Recovering drug-induced apoptosis subnetwork from connectivity map data

Jiyang Yu, Preeti Putcha, Jose M. Silva

Research output: Contribution to journalArticlepeer-review

10 Scopus citations

Abstract

The Connectivity Map (CMAP) project profiled human cancer cell lines exposed to a library of anticancer compounds with the goal of connecting cancer with underlying genes and potential treatments. Since the therapeutic goal of most anticancer drugs is to induce tumor-selective apoptosis, it is critical to understand the specific cell death pathways triggered by drugs. This can help to better understand the mechanism of how cancer cells respond to chemical stimulations and improve the treatment of human tumors. In this study, using CMAP microarray data from breast cancer cell line MCF7, we applied a Gaussian Bayesian network modeling approach and identified apoptosis as a major drug-induced cellular-pathway. We then focused on 13 apoptotic genes that showed significant differential expression across all drug-perturbed samples to reconstruct the apoptosis network. In our predicted subnetwork, 9 out of 15 high-confidence interactions were validated in the literature, and our inferred network captured two major cell death pathways by identifying BCL2L11 and PMAIP1 as key interacting players for the intrinsic apoptosis pathway and TAXBP1 and TNFAIP3 for the extrinsic apoptosis pathway. Our inferred apoptosis network also suggested the role of BCL2L11 and TNFAIP3 as "gateway" genes in the drug-induced intrinsic and extrinsic apoptosis pathways.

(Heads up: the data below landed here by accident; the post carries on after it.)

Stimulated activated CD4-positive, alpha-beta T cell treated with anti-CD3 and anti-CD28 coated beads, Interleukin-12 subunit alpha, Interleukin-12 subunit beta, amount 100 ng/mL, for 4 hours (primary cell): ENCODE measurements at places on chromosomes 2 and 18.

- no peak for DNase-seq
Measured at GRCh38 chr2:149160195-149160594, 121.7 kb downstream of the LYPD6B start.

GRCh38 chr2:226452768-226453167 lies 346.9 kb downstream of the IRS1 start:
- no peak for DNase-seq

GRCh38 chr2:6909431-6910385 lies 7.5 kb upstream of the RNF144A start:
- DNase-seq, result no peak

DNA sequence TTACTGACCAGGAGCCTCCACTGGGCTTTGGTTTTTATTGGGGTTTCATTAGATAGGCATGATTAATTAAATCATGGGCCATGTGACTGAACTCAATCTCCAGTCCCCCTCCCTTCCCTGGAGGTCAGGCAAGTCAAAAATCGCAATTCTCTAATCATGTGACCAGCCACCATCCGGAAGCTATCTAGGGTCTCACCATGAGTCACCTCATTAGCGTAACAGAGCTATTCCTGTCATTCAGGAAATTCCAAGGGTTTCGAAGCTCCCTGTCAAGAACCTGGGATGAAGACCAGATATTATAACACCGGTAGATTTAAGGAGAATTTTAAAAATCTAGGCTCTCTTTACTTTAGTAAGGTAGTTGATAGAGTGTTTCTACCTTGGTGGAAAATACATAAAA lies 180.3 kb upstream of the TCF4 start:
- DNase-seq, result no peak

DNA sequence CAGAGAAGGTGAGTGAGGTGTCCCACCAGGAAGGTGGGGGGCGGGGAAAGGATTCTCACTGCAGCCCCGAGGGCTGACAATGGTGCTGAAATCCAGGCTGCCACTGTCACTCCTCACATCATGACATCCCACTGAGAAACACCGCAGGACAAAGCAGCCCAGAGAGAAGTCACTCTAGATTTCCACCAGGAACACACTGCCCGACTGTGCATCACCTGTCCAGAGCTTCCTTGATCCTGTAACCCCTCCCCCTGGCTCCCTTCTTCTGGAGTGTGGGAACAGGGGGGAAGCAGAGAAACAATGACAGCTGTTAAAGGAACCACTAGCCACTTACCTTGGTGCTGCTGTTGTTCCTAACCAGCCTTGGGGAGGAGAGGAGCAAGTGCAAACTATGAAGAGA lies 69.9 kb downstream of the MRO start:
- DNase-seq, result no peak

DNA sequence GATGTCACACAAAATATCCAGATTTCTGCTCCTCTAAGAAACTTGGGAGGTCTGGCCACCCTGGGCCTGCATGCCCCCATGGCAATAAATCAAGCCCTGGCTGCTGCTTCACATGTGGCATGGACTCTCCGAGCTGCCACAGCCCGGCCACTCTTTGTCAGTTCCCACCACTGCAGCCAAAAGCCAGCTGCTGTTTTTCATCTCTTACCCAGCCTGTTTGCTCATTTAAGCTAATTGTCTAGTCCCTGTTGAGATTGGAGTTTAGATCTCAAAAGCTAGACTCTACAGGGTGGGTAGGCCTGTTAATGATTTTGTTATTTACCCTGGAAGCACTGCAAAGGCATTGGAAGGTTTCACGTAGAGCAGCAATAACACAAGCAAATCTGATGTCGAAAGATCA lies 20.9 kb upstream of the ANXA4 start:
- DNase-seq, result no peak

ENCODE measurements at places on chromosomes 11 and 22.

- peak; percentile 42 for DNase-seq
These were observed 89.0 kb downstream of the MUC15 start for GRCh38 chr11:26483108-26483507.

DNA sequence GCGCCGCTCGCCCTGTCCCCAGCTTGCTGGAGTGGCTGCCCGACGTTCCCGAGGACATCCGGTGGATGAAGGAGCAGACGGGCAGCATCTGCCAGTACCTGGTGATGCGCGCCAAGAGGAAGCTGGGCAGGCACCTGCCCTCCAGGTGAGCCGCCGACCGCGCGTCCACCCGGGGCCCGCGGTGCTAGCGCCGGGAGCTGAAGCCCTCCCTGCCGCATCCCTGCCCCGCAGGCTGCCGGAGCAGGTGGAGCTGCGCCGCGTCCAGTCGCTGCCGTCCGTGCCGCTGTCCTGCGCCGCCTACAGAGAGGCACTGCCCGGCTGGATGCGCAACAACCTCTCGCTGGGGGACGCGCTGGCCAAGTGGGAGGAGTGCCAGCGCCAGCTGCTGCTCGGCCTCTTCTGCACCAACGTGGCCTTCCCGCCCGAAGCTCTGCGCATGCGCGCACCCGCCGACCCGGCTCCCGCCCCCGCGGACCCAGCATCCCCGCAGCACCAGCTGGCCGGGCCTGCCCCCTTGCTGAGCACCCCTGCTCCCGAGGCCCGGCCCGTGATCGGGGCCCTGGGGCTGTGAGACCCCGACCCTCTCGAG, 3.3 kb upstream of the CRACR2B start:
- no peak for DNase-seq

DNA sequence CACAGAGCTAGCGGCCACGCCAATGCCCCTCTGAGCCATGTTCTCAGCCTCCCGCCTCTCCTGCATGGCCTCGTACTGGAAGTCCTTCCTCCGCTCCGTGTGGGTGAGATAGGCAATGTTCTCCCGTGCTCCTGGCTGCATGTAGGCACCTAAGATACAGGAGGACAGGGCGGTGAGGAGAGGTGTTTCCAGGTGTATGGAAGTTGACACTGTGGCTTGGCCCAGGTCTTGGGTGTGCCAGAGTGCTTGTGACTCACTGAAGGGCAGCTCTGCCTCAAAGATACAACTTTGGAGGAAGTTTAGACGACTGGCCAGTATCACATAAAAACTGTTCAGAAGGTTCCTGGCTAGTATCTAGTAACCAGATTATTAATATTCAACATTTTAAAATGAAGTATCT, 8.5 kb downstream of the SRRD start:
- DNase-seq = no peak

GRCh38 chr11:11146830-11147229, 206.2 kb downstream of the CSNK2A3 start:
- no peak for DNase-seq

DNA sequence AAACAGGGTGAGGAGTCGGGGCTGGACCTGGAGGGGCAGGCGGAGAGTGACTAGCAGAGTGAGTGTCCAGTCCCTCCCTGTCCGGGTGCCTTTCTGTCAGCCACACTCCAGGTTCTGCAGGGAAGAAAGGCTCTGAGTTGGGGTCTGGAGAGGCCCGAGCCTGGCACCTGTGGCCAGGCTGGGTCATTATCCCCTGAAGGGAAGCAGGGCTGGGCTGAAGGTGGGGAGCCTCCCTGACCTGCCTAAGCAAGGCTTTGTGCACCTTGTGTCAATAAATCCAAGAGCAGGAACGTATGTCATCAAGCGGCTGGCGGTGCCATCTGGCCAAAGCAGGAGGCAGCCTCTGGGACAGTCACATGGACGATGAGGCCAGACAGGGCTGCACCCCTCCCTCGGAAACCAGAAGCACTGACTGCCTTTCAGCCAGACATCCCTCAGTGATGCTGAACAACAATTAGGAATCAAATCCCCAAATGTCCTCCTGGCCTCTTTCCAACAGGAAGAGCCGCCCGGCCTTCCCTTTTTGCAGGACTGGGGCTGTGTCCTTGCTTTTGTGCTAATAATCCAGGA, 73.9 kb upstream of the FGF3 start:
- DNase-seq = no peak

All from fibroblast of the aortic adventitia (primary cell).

Original languageEnglish
Article number708563
JournalBioMed Research International
Volume2015
DOIs
StatePublished - 2015

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